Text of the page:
Baffert denies giving Justify a banned substance


Hall of Fame trainer Bob Baffert has denied giving Justify a banned substance, following Wednesday’s report that the Triple Crown-winning horse failed a drug test a month before the 2018 Kentucky Derby.

The New York Times reported that Justify tested positive for scopolamine after winning the Santa Anita Derby — and qualifying for the Kentucky Derby in the process — on April 7, 2018. Scopolamine is a banned substance that can enhance performance, according to the Times, and the failed test should have led to Justify losing his Kentucky Derby entry.

Baffert said in a statement Thursday that Justify could have ingested trace amounts of the drug through feed grown in California.

“I unequivocally reject any implication that Scopolamine was ever intentionally administered to Justify, or any of my horses,” Baffert said. “Test results indicating trace amounts of the drug were undoubtedly the result of environmental contamination caused by the presence of Jimson Weed in feed, a naturally growing substance in areas where hay and straw are produced in California. In addition, I had no input into, or influence on, the decisions made by the California Horse Racing Board.”

Baffert was referring to Times reporting that the California board diverted from its normal course of action following Justify’s failed test. According to the Times, California regulators waited until April 26, nine days before the Kentucky Derby, to inform Baffert, who requested a second sample be tested by an independent lab. Those results were confirmed on May 8 — three days after Justify won the Kentucky Derby.

Rather than filing a complaint and holding a hearing, nothing happened until Aug. 23, four months after the failed test and two months after Justify had completed his Triple Crown run by winning the Belmont Stakes.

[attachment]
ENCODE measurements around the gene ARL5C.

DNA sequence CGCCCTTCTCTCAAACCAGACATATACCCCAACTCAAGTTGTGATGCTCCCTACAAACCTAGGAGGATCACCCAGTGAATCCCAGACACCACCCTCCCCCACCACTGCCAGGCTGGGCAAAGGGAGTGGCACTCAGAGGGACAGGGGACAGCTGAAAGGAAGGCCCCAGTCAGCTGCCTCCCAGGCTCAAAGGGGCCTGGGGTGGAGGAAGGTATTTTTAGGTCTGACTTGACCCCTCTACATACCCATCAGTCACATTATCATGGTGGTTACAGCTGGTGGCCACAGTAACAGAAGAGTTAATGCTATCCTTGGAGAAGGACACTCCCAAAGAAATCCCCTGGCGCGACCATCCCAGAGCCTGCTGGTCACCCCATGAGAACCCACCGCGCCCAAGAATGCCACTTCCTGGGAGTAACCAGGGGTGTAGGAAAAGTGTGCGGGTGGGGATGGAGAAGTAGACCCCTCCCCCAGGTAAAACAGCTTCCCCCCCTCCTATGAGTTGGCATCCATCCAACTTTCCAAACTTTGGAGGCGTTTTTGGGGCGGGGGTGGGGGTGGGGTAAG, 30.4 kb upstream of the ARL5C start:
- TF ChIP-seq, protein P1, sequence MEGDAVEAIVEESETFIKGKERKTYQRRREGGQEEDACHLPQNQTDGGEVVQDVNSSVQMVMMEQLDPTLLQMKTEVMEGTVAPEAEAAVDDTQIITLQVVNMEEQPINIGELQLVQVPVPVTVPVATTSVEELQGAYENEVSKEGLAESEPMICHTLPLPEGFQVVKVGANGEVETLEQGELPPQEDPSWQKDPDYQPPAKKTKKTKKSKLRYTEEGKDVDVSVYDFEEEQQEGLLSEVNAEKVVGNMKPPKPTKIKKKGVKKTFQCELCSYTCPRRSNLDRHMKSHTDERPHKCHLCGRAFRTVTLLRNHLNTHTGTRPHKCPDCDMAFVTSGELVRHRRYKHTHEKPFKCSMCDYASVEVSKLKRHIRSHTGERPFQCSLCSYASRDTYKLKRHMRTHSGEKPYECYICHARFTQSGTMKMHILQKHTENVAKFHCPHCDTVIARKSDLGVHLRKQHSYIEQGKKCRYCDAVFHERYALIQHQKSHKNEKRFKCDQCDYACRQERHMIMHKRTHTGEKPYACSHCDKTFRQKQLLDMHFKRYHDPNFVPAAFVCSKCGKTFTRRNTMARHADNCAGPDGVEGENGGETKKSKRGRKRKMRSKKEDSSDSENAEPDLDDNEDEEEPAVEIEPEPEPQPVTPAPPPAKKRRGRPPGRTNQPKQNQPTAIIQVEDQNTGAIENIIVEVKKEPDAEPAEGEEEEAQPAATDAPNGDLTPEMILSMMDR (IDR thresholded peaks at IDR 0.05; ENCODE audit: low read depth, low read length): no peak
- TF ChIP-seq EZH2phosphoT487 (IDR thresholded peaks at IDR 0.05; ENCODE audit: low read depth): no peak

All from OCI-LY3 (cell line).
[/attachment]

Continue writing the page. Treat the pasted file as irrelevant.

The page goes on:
The board’s executive director, Rick Baedeker, took the unprecedented path of presenting the case directly to the board’s commissioners, who voted unanimously to drop the case, according to the Times.

An attorney who said he represents Baffert wrote a letter to the newspaper challenging its reporting. Along with issuing similar denials that Baffert gave, W. Craig Robertson III called the article “sensationalism” and noted the minuscule levels at which Justify tested positive.

Baffert called on the relevant testing agencies in Kentucky, Maryland and New York — the states of the three Triple Crown races — to release the horse’s test results.

On Thursday, Churchill Downs president Kevin Flanery said in a statement that neither the racetrack nor the Kentucky Horse Racing Commission was aware of any possible positive test until Wednesday’s report. Flanery added that all horses had clean drug tests before that year’s Kentucky Derby and that top finishers passed testing after the race.

In Justify’s case, the California board reportedly decided that the test results could have come from contaminated food. However, the Kentucky Horse Racing Commission’s former drug lab chief, Rick Sams, told the Times that the amount of scopolamine in Justify’s system suggested it “has to come from intentional intervention.”

In addition, the California board’s medical director said of scopolamine in 2016 that the chance of “getting a positive from environmental contamination is rather low.”

Scopolamine can help clear a horse’s airway and optimize its heart rate to make it more efficient, Sams told the Times.

Two months after dismissing the Justify case, the California board changed the penalty for a failed scopolamine test from a disqualification to a fine and a possible suspension.

“We take seriously the integrity of horse racing in California and are committed to implementing the highest standards of safety and accountability for all horses, jockeys and participants,” the California Horse Racing Board said in a statement.

Baffert also praised Justify while defending both his and the horse’s reputations.

“Justify is the one of the finest horses I’ve had the privilege of training and by any standard is one of the greatest of all time,” Baffert said in his statement. “I am proud to stand by his record, and my own.”

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